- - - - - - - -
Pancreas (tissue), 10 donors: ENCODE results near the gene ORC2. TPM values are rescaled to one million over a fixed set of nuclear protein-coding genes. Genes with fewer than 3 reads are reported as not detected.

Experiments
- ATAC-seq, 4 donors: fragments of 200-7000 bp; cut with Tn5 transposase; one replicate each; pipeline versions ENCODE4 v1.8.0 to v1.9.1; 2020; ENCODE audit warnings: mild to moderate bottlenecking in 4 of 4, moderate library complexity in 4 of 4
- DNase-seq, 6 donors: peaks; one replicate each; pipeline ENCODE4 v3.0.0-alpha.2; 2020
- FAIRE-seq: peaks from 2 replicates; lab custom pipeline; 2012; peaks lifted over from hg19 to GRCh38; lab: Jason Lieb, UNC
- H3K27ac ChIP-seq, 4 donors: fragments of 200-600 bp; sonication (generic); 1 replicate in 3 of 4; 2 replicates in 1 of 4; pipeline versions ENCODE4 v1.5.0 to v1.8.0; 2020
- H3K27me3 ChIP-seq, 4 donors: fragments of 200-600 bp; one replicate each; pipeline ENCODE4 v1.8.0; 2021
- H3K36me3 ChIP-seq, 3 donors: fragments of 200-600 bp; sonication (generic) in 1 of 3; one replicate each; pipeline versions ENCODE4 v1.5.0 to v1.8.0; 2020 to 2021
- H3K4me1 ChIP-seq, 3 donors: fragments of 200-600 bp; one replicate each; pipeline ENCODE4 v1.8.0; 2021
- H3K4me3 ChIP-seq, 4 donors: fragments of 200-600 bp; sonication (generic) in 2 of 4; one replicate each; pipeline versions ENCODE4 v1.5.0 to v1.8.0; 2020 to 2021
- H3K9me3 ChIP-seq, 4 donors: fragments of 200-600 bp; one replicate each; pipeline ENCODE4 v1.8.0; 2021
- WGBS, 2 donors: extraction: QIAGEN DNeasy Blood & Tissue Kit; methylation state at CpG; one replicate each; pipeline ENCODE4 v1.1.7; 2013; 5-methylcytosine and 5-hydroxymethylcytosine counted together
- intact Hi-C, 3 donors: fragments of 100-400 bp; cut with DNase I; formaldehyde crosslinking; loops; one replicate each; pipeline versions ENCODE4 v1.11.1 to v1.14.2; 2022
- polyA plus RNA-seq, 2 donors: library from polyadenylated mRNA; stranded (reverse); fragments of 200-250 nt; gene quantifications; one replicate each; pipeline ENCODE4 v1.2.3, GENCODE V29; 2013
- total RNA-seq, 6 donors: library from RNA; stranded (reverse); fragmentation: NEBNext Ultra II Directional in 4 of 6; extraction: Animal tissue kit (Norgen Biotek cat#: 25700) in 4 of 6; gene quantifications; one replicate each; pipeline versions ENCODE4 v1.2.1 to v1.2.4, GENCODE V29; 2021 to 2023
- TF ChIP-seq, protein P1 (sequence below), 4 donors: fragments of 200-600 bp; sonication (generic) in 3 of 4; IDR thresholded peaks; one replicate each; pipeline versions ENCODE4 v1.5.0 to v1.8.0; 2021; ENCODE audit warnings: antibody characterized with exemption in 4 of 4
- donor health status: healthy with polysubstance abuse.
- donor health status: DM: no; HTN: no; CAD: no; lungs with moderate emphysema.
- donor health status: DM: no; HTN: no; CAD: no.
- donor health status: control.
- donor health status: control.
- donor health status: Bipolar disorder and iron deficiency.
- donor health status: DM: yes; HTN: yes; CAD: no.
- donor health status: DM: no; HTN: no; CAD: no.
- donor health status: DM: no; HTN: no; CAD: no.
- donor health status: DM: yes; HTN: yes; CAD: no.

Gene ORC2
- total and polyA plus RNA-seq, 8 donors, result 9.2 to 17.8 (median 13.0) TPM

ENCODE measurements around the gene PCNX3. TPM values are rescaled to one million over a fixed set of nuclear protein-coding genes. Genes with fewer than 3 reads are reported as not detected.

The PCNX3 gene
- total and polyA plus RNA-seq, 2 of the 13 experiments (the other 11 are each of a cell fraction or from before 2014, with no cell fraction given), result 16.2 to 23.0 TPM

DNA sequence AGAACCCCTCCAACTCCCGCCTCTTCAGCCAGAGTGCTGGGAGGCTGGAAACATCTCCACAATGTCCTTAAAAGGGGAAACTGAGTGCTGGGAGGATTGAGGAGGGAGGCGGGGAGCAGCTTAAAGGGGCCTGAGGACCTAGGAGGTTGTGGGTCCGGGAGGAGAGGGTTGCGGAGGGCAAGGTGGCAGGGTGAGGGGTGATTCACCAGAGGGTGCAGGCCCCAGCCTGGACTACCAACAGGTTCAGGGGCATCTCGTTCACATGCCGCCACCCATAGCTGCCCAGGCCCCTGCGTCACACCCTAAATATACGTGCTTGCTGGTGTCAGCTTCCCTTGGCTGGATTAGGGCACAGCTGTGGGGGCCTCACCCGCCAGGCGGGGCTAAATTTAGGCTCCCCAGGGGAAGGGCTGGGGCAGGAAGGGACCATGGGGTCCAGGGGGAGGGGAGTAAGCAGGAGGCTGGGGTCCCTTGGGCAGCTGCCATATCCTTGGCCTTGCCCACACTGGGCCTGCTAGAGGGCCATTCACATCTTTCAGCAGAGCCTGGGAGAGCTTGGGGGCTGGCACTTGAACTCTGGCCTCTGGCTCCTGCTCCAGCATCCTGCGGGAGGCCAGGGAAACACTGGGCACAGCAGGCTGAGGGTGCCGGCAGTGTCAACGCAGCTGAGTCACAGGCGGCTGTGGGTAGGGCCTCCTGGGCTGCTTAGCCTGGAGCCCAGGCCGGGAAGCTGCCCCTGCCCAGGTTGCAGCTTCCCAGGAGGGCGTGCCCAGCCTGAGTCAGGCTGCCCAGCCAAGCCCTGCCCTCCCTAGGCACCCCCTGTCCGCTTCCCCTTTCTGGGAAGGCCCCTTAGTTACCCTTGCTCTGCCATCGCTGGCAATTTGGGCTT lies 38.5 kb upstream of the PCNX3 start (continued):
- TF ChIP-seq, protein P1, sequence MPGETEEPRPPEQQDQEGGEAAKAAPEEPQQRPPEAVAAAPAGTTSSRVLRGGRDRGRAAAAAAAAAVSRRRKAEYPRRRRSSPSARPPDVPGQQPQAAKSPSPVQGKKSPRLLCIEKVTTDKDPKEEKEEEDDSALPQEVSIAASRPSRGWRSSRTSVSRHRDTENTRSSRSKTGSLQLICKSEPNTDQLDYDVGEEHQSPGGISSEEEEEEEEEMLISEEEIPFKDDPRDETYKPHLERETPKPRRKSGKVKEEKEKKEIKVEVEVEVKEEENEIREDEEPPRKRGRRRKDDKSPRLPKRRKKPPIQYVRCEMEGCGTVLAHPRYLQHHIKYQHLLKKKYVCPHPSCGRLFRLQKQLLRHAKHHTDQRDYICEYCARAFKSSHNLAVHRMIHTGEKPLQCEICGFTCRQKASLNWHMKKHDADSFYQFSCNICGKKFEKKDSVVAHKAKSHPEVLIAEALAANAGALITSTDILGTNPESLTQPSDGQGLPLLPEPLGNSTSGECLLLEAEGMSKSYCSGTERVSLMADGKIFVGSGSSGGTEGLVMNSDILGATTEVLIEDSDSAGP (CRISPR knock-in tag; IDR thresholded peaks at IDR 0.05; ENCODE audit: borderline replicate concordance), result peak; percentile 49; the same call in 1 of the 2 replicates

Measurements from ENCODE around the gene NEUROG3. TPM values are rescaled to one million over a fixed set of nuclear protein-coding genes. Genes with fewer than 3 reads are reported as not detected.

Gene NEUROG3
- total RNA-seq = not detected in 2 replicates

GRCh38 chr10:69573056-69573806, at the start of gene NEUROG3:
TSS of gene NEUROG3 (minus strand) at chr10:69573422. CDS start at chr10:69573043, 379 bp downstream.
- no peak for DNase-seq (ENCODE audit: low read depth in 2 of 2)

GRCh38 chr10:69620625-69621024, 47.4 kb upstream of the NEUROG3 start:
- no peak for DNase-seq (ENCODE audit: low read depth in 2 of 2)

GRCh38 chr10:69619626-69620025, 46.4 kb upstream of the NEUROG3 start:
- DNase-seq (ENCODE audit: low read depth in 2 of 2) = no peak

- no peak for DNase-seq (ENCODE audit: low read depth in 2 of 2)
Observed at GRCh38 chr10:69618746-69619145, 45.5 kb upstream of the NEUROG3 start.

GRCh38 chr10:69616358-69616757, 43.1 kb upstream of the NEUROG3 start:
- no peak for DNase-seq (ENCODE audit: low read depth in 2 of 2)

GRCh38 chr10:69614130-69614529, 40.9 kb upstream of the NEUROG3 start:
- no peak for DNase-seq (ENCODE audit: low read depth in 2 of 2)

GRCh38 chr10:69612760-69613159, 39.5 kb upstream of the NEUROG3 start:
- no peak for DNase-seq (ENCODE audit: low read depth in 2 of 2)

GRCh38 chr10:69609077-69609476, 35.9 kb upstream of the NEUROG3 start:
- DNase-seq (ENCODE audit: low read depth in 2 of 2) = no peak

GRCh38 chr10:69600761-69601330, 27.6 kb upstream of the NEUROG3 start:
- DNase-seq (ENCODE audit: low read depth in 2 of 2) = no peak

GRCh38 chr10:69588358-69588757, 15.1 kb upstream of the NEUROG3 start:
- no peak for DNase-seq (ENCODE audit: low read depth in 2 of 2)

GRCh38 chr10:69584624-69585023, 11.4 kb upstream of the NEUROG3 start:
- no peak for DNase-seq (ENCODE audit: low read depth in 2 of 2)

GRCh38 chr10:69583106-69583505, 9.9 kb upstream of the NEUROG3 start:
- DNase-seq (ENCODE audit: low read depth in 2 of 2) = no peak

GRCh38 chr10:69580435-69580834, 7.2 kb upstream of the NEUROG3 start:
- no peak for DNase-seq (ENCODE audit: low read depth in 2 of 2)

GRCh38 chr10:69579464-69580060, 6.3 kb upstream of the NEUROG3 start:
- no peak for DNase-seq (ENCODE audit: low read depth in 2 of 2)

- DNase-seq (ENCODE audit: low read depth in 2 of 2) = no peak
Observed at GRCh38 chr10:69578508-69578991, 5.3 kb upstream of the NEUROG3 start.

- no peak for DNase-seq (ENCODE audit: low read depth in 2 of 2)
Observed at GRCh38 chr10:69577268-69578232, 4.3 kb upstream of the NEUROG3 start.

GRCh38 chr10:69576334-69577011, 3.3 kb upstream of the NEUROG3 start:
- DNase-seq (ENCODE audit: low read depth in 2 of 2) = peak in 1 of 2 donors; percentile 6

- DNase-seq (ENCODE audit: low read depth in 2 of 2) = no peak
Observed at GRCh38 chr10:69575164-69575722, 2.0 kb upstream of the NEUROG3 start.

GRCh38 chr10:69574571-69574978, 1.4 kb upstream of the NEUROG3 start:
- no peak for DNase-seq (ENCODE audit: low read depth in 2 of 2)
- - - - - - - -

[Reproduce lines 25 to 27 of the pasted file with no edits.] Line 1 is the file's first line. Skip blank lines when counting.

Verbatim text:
- donor health status: DM: no; HTN: no; CAD: no.
- donor health status: DM: yes; HTN: yes; CAD: no.

Gene ORC2